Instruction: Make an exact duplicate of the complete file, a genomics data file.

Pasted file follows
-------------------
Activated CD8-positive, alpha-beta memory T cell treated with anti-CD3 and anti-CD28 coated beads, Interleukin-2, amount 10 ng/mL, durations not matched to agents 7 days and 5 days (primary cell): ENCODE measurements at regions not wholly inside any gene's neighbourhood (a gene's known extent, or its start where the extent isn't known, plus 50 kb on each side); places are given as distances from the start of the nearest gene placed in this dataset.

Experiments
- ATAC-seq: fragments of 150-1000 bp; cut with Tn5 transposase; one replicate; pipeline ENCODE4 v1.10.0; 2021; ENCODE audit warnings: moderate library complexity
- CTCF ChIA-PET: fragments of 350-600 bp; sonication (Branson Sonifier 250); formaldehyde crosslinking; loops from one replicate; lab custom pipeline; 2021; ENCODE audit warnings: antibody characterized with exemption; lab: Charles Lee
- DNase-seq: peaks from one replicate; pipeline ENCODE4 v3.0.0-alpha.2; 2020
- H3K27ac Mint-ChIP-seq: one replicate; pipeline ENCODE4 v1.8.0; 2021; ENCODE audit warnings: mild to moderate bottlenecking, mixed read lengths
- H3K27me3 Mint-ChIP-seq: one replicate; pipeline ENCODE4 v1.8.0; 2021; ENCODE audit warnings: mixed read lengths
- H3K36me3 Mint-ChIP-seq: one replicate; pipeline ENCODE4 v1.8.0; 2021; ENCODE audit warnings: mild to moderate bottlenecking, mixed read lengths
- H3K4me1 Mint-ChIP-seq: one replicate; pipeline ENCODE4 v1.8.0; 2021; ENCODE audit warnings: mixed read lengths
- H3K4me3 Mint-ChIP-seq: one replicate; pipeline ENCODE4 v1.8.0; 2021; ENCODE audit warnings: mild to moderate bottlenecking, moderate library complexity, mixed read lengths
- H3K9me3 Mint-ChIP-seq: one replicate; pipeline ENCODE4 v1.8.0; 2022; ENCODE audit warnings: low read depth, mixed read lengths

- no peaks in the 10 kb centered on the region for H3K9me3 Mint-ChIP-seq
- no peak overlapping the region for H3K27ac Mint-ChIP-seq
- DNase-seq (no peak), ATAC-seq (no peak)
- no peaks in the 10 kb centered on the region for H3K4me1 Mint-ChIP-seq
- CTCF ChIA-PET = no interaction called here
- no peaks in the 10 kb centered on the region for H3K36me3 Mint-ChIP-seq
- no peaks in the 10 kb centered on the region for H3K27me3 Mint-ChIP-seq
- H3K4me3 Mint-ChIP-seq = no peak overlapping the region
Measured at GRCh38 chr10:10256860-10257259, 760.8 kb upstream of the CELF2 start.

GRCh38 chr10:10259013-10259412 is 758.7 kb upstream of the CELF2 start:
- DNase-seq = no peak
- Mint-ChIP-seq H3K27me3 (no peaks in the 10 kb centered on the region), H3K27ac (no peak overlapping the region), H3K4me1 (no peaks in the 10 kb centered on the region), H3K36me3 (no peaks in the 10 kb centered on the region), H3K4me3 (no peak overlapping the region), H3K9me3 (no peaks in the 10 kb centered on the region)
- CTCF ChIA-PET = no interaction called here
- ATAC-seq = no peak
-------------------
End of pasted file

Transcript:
Activated CD8-positive, alpha-beta memory T cell treated with anti-CD3 and anti-CD28 coated beads, Interleukin-2, amount 10 ng/mL, durations not matched to agents 7 days and 5 days (primary cell): ENCODE measurements at regions not wholly inside any gene's neighbourhood (a gene's known extent, or its start where the extent isn't known, plus 50 kb on each side); places are given as distances from the start of the nearest gene placed in this dataset.

Experiments
- ATAC-seq: fragments of 150-1000 bp; cut with Tn5 transposase; one replicate; pipeline ENCODE4 v1.10.0; 2021; ENCODE audit warnings: moderate library complexity
- CTCF ChIA-PET: fragments of 350-600 bp; sonication (Branson Sonifier 250); formaldehyde crosslinking; loops from one replicate; lab custom pipeline; 2021; ENCODE audit warnings: antibody characterized with exemption; lab: Charles Lee
- DNase-seq: peaks from one replicate; pipeline ENCODE4 v3.0.0-alpha.2; 2020
- H3K27ac Mint-ChIP-seq: one replicate; pipeline ENCODE4 v1.8.0; 2021; ENCODE audit warnings: mild to moderate bottlenecking, mixed read lengths
- H3K27me3 Mint-ChIP-seq: one replicate; pipeline ENCODE4 v1.8.0; 2021; ENCODE audit warnings: mixed read lengths
- H3K36me3 Mint-ChIP-seq: one replicate; pipeline ENCODE4 v1.8.0; 2021; ENCODE audit warnings: mild to moderate bottlenecking, mixed read lengths
- H3K4me1 Mint-ChIP-seq: one replicate; pipeline ENCODE4 v1.8.0; 2021; ENCODE audit warnings: mixed read lengths
- H3K4me3 Mint-ChIP-seq: one replicate; pipeline ENCODE4 v1.8.0; 2021; ENCODE audit warnings: mild to moderate bottlenecking, moderate library complexity, mixed read lengths
- H3K9me3 Mint-ChIP-seq: one replicate; pipeline ENCODE4 v1.8.0; 2022; ENCODE audit warnings: low read depth, mixed read lengths

- no peaks in the 10 kb centered on the region for H3K9me3 Mint-ChIP-seq
- no peak overlapping the region for H3K27ac Mint-ChIP-seq
- DNase-seq (no peak), ATAC-seq (no peak)
- no peaks in the 10 kb centered on the region for H3K4me1 Mint-ChIP-seq
- CTCF ChIA-PET = no interaction called here
- no peaks in the 10 kb centered on the region for H3K36me3 Mint-ChIP-seq
- no peaks in the 10 kb centered on the region for H3K27me3 Mint-ChIP-seq
- H3K4me3 Mint-ChIP-seq = no peak overlapping the region
Measured at GRCh38 chr10:10256860-10257259, 760.8 kb upstream of the CELF2 start.

GRCh38 chr10:10259013-10259412 is 758.7 kb upstream of the CELF2 start:
- DNase-seq = no peak
- Mint-ChIP-seq H3K27me3 (no peaks in the 10 kb centered on the region), H3K27ac (no peak overlapping the region), H3K4me1 (no peaks in the 10 kb centered on the region), H3K36me3 (no peaks in the 10 kb centered on the region), H3K4me3 (no peak overlapping the region), H3K9me3 (no peaks in the 10 kb centered on the region)
- CTCF ChIA-PET = no interaction called here
- ATAC-seq = no peak